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Manislam: Is an Ungendered Islam Possible?

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(Opin­ion) In Man­is­lam, Turk­ish-Nor­weigian di­rec­tor Ne­fise Özkal Lorentzen takes a deeper look into what it means to be a man and a Mus­lim. An interesting take on a delicate question of our time.

In Is­lamic coun­tries, often women and ho­mo­sex­u­als have lim­ited free­dom and added hard­ship in life. Men tend to limit the free­dom of oth­ers and make them ‘suf­fer’. A pos­si­ble rea­son is that in such coun­tries the pa­tri­ar­chal sys­tem is wide­spread; un­like girls, boys are thought to be strong, dom­i­nant, de­ci­sion mak­ers and beloved – just be­cause they are men.

Well, are the men of Is­lamic coun­tries re­ally happy? How do they carry that bur­den, how do they cover every­thing they are ex­pected to be? What are the bases taken into con­sid­er­a­tion in the in­ter­pre­ta­tions of the holy book? What is the real prob­lem: the book or the in­ter­pre­ta­tions? Ne­fise Özkal Lorentzen seeks an­swers to those ques­tions in the last film episode of her Islam Tril­ogy. 

In her first film, Gen­der Me (2008), we met men who want to to be both ho­mo­sex­sual and Mus­lim. In the sec­ond episode, A Baloon for Allah (2011), she nar­rated why women in Islam are un­happy. In the final episode Man­is­lam (2014), the lead­ing roles be­long to men in Islam. The music of the doc­u­men­tary was com­posed by the well­known Turk­ish Sufi f­lute player Mer­can Dede; the film is spon­sored by the Nor­we­gian Na­tional Broad­cast­ing TV (NRK). It is the re­sult of a three year ef­fort. In Man­is­lam, Özkal Lorentzen in­tro­duces to us four Mus­lim men from In­done­sia, Ku­wait, Bangladesh and Turkey, who see the ne­ces­sity of a new un­der­stand­ing of Islam in the world, who see life in a dif­fer­ent way than their fel­low be­liev­ers and who dare to ask ques­tions.​

This doc­u­men­tary is a brief story of how they see Islam, what con­flicts they face while they at­tempt to change the dom­i­nant cul­ture in their coun­tries and how they dis­sem­i­nate their mes­sages. Ac­cord­ing to the film di­rec­tor, these four men who try to shape a de­mo­c­ra­tic and uni­ted Islam, mov­ing to­ward their own free­dom. Ne­fise Özkal Lorentzen's doc­u­men­taries are slightly dif­fer­ent then oth­ers, as it is en­r­iched by an­i­ma­tion and fairy­tale nar­ra­tion. What is also spe­cial about her is that she takes part in the movies as a mother and woman, all while being the di­rec­tor.

Men be­hind the masks

In Man­is­lam, Özkal Lorentzen makes us sym­pa­thise and feel with the men in their pain, rather than barely in­form­ing or il­lu­mi­nat­ing the is­sues. The pro­tag­o­nists share their very in­ti­mate mem­o­ries, other times they con­fess to Özkal Lorentzen's cam­era. İhsan Eliaçik is well known by Gezi Riot sup­port­ers in Turkey. He leads an ac­tivist group in Turkey called Anti-Cap­i­tal­ist Mus­lims. He is an im­por­tant fig­ure for the di­rec­tor, being from the same cul­ture; he gives her hope to get real Islam back from the fun­da­men­tal­ists in Turkey. Eliaçik is a Mus­lim the­ol­o­gian and thinks that re­li­gion should be an­chored in daily life and focus on in­jus­tices such as hunger or en­vi­ro­men­tal is­sues. Ac­cord­ing to him, the prob­lems are not re­ally rooted in Islam but wrong in­ter­pre­ta­tions and the dom­i­nant pa­tri­ar­chal sys­tem im­pose the pas­sion for power and pos­ses­sion on men.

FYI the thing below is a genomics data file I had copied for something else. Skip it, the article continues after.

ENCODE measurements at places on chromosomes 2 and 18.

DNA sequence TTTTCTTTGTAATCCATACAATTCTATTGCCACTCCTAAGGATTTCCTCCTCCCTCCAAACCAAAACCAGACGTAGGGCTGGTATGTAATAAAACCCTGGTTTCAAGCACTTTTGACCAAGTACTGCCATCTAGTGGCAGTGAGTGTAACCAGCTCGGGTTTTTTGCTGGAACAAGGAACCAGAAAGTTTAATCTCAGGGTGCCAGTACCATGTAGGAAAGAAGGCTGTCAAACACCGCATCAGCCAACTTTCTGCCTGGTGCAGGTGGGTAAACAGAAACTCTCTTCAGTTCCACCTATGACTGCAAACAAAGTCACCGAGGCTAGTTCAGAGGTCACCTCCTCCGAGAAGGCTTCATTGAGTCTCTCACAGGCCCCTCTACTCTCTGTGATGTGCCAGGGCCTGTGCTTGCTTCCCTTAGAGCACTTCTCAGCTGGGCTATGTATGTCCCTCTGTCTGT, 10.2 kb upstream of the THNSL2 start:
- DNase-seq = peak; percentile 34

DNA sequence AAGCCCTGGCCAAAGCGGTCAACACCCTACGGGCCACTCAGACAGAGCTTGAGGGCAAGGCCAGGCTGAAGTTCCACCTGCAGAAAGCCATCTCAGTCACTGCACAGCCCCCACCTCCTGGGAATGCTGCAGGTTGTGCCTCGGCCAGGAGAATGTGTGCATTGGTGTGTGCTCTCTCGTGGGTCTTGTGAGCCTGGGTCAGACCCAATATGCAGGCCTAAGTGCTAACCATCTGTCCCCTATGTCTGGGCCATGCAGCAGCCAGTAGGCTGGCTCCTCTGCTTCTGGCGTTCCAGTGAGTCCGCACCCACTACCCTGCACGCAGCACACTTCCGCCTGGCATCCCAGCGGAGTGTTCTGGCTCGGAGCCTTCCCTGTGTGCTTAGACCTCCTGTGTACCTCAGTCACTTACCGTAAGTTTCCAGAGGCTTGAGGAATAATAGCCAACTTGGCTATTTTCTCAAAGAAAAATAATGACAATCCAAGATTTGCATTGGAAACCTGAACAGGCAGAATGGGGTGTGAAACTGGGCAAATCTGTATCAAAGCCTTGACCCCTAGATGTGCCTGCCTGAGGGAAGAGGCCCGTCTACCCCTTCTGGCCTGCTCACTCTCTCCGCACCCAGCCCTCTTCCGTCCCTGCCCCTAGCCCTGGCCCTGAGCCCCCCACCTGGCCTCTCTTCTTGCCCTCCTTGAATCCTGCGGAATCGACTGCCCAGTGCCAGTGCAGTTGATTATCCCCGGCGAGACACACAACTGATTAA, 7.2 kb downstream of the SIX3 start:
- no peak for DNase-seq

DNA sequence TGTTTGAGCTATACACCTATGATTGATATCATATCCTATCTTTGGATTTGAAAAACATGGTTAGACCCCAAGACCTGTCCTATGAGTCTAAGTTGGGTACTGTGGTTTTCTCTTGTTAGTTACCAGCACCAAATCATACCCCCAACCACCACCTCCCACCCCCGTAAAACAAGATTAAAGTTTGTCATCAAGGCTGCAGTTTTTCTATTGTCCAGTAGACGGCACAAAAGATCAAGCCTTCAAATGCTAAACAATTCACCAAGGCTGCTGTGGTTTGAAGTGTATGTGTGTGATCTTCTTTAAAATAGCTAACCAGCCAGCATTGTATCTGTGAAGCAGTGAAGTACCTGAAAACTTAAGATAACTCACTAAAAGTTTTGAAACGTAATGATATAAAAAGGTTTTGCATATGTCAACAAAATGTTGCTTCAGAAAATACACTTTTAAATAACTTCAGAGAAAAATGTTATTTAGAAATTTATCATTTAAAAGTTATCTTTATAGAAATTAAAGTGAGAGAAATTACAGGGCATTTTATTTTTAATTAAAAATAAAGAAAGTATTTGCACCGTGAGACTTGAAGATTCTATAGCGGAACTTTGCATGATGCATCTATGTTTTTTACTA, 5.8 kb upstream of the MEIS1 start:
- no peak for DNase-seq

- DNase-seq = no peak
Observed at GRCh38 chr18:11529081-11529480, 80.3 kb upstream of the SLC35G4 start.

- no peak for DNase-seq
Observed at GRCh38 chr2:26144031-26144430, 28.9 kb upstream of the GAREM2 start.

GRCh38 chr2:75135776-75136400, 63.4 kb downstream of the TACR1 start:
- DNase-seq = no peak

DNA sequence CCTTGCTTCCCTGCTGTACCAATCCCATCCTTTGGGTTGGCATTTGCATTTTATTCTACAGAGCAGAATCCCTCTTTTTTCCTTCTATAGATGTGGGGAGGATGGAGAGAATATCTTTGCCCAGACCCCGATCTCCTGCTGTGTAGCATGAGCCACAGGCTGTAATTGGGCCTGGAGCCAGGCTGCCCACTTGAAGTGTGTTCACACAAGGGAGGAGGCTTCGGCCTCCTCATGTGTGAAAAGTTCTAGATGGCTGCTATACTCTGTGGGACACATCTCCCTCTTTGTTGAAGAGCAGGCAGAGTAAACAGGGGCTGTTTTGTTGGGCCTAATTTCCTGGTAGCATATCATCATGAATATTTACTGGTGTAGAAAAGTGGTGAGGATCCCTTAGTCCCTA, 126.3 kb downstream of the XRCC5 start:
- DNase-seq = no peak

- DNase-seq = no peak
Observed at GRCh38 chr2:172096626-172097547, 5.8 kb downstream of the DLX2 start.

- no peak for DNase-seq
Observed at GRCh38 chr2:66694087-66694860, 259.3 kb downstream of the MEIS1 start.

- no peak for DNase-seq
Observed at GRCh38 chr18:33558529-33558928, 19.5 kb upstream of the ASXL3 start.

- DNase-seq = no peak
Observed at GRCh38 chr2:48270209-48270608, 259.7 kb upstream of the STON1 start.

Ban­gledeshi Im­tiaz Pavel cre­ated a quiz board game which he plays with the vil­lage kids to make them un­der­stand that men and women are equal from an early age. In the Mus­lim vil­lages Pavel vis­ited, girls play foot­ball in shorts, while boys cheer for them.  Naif Al-Mu­tawa is psy­chol­o­gist from Kuwait and the cre­ator of the 99, the first su­per­hero car­toon char­ac­ters in the Is­lamic world. His sto­ries de­pict the ad­ven­tures of 99 su­per­heros, each with one of the 99 names of Allah. He be­lieves in the power of nar­ra­tion and no­ticed that there was no su­per­hero in the Is­lamic world, un­like Su­per­man or Bat­man in the Chris­t­ian world.

Syaldi Se­hude and four other young men put on miniskirts and walked in the streets of Jakarta chant­ing slo­gans against rape.​ This small event had a na­tion­wide ef­fect and be­came a head­line in the Jakarta Post. They be­lieve that in order to eman­ci­pate women, first men should be freed. They should be al­lowed to be emo­tional and cry like women do. 

Time for an Is­lamic Rev­o­lu­tion?

Be­sides point­ing out men's pain, Ne­fise Özkal Lorentzen's film also un­veils an im­por­tant fact of to­day's world that should be con­sid­ered: peo­ple from Mus­lim coun­tries are judged ac­cord­ing to their dom­i­nant re­li­gion, but not on their in­di­vid­u­al per­son­al­ities or tal­ents. The bad rep­u­ta­tion of Islam leads to prej­u­dices and dis­crim­i­na­tion. Chris­tian­ity ex­pe­ri­enced the Re­nais­sance in the 16th cen­tury and this re­form of the re­li­gion re­sulted in a new era in his­tory. Islam has not yet had a re­form. Al-Mu­tawa, Eliaçık, Pavel and Se­hude could be con­sid­ered as pi­o­neers of an Is­lamic Re­form. Man­is­lam shows us that con­tri­bu­tions to that re­form are needed rather quickly. The Islam Tri­ol­ogy of Lorentzen should be shown in every coun­try to help peo­ple to re­al­ise that Islam, as we ex­pe­ri­ence it today, is not the real ver­sion. Fur­ther­more, stereo­typ­ing Mus­lims will not solve any of the prob­lem in the world, as the Is­lamic re­form needs to be un­der­taken by real Mus­lims.